“Let’s drive to a restaurant and eat breakfast before you and your family drive home.” Our group was rather large; however, a quaint restaurant was found with seating capacity to accommodate all of us.
Orders for breakfast items were recorded by our kind waitress with a genuine smile. Each time she completed a page of breakfast orders, it was apparent this waitress was the server our group needed. Thankful to receive good service with good food, my appreciation increased while observing her servant attitude.
With confidence she asked, “Do you need anything else?” In an adjacent seat, I heard a request for Miller’s gravy. It seemed plausible that I’d missed the listing for Miller’s gravy on the breakfast menu.
“Who wants the ketchup?” The casual question of four words from our waitress captured my attention. A cousin pointed toward the opposite side of the table. “Over there.” After a pause and an extended glance, I saw Miller’s gravy; it was ketchup. The visual image of ketchup covering an entire plate of hash brown potatoes and scrambled eggs is etched in my memory.
“Why?” The one word question slipped through my lips. Gentle laughter surrounded me. In unison the group proclaimed, “Heinz ketchup. It’s a family tradition at breakfast, over everything.”
That gravy conversation reminded me of the gravy Mom had oftentimes prepared for our family. Her version was a delight to smell and to eat. Even though a bottle of ketchup was a staple item in our refrigerator, we had never eaten Miller’s gravy at breakfast.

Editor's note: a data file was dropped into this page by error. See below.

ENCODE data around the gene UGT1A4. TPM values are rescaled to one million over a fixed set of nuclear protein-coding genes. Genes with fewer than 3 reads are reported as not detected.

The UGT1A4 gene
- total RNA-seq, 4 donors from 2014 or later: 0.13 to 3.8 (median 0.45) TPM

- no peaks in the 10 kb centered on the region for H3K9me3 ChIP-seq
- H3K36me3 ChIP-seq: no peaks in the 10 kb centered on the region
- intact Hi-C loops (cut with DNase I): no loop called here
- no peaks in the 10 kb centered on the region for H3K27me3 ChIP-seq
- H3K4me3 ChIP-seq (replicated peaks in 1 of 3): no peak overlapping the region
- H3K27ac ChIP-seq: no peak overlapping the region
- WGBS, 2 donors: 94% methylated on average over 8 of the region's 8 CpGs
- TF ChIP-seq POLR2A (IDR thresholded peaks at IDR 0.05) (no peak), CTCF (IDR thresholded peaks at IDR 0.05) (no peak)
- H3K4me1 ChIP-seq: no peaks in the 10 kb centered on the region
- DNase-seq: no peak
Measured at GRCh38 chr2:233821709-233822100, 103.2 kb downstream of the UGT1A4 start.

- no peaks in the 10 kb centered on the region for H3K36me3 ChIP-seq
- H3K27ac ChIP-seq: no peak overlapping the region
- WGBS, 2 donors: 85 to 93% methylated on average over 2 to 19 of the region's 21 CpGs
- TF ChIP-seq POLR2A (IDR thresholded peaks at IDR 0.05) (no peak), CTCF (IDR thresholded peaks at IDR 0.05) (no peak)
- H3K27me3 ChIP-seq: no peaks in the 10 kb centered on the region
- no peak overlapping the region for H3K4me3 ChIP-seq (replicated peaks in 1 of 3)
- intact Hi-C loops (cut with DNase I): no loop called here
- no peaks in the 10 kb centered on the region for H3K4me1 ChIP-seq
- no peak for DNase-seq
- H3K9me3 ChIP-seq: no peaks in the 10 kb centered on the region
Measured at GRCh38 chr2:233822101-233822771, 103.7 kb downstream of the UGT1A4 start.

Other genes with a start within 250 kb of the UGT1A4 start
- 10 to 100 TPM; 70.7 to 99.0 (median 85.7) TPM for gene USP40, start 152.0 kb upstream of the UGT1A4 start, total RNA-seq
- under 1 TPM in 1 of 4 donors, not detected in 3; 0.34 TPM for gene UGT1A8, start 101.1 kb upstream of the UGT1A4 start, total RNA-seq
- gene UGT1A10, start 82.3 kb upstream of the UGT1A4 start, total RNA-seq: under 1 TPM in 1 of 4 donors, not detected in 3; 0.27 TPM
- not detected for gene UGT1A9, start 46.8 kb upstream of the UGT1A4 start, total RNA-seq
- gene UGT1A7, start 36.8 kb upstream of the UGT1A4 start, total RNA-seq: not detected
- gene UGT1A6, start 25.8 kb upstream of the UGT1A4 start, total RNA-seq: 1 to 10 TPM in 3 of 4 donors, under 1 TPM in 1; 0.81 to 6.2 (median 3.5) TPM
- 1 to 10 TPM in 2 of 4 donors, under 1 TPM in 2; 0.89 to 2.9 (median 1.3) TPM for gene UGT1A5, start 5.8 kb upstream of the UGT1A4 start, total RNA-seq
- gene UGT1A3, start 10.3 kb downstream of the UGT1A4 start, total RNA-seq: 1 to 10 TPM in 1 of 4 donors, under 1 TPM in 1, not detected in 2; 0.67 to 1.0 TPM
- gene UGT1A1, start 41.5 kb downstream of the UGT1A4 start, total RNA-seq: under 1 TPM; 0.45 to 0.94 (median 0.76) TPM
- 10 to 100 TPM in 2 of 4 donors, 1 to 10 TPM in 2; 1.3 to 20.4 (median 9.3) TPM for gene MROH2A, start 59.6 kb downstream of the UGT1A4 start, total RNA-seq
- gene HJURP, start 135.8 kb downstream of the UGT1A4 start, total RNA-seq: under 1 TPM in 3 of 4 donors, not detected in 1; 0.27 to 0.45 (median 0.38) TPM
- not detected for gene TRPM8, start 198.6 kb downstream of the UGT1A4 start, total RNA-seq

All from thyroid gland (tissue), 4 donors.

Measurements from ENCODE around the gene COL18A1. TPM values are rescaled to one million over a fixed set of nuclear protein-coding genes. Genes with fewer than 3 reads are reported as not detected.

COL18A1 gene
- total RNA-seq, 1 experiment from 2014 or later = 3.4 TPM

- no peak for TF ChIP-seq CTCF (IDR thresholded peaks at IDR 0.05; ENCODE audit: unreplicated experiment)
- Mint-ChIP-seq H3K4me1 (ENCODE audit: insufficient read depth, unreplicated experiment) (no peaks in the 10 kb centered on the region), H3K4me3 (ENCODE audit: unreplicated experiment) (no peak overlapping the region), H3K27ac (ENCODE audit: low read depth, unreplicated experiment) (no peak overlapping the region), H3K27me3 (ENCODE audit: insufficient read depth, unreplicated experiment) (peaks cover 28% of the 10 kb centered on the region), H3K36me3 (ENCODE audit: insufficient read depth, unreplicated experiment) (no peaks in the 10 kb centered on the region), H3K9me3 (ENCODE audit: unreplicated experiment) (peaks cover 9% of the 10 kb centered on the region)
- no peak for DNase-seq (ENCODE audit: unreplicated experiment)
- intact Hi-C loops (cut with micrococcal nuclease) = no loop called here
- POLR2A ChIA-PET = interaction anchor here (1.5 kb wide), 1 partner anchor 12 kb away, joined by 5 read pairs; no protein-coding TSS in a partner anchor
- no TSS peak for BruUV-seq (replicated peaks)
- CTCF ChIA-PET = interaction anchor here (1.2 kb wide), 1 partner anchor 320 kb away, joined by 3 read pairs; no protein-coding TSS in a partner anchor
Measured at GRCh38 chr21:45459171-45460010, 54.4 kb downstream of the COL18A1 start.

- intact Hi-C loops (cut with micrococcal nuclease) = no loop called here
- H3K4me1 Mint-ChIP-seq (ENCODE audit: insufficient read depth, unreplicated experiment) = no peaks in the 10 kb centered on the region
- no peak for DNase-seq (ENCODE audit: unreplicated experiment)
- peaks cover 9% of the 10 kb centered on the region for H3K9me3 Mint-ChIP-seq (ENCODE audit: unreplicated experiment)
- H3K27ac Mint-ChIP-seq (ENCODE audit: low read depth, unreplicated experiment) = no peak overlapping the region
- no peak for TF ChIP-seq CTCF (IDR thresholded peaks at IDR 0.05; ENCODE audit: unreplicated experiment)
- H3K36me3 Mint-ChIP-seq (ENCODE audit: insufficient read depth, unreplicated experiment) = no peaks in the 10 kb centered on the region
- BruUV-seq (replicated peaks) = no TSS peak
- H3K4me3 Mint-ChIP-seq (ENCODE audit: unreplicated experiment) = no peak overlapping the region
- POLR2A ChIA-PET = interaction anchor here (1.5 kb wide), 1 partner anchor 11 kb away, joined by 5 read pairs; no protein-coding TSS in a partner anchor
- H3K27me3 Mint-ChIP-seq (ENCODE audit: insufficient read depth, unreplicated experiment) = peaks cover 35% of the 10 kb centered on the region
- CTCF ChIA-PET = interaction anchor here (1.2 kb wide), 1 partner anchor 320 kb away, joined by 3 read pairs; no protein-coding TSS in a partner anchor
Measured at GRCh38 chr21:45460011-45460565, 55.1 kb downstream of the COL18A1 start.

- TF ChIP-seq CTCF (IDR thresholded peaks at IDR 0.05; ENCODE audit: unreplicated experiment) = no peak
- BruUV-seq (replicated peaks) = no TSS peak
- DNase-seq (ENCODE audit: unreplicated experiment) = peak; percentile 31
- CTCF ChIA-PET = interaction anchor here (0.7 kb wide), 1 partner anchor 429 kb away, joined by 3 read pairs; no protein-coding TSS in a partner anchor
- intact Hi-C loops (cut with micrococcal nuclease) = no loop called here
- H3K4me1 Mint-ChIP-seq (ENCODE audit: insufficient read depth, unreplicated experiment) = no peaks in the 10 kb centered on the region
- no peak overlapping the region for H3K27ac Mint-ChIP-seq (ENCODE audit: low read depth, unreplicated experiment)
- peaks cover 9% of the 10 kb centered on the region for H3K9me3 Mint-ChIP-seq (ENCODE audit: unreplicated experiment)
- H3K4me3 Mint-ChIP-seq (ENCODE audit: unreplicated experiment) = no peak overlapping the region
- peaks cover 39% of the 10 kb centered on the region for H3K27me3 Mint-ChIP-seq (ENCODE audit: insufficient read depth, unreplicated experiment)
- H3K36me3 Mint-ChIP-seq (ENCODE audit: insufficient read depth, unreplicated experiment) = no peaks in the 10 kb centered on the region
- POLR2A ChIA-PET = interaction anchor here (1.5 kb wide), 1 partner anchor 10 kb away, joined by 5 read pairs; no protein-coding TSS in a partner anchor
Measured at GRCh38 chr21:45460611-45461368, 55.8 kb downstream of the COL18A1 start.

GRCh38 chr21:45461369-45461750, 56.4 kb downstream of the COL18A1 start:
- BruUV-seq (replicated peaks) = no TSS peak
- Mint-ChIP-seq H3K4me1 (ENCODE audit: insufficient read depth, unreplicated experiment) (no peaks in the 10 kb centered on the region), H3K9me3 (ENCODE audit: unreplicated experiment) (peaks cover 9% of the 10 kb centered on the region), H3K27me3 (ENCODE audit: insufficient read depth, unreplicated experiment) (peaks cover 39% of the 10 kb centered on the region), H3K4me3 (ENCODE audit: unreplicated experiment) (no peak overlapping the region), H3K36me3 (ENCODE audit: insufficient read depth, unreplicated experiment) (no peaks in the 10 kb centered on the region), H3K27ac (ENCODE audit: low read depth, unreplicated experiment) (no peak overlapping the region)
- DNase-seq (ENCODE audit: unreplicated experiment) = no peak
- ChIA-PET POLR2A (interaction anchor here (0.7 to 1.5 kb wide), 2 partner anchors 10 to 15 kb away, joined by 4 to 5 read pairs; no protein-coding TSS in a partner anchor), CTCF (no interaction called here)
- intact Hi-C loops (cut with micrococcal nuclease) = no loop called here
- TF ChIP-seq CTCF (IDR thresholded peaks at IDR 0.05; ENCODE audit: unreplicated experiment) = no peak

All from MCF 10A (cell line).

An African proverb reads, “If you close your eyes, you can see far.” When closing my eyes now, it is easy to remember the morning our extended family ate breakfast together. A substantial amount of ketchup consumption at breakfast precipitated a vivid memory from several years ago with a lot of new giggles.
Years have elapsed since we enjoyed that visit with family. The memory was and is a picture for a post card. It was the last time I enjoyed a 4th of July vacation with mom. Conversations, video cameras capturing laughter, a volleyball game or two, and the gift of time enjoyed in the picturesque mountains of West Virginia are now cherished memories.
Reflecting on that visit, I understand now the value of listening and observation. It is essential to embrace the myriad gifts of life with gratitude.
Although I may not eat Miller’s gravy at breakfast, I appreciate its value as well as how to order it. The distance between our family members is merely a noun rather than an obstacle.
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